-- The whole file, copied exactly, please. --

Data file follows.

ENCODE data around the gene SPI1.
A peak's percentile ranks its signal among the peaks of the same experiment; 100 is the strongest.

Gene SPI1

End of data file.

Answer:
ENCODE data around the gene SPI1.
A peak's percentile ranks its signal among the peaks of the same experiment; 100 is the strongest.

Gene SPI1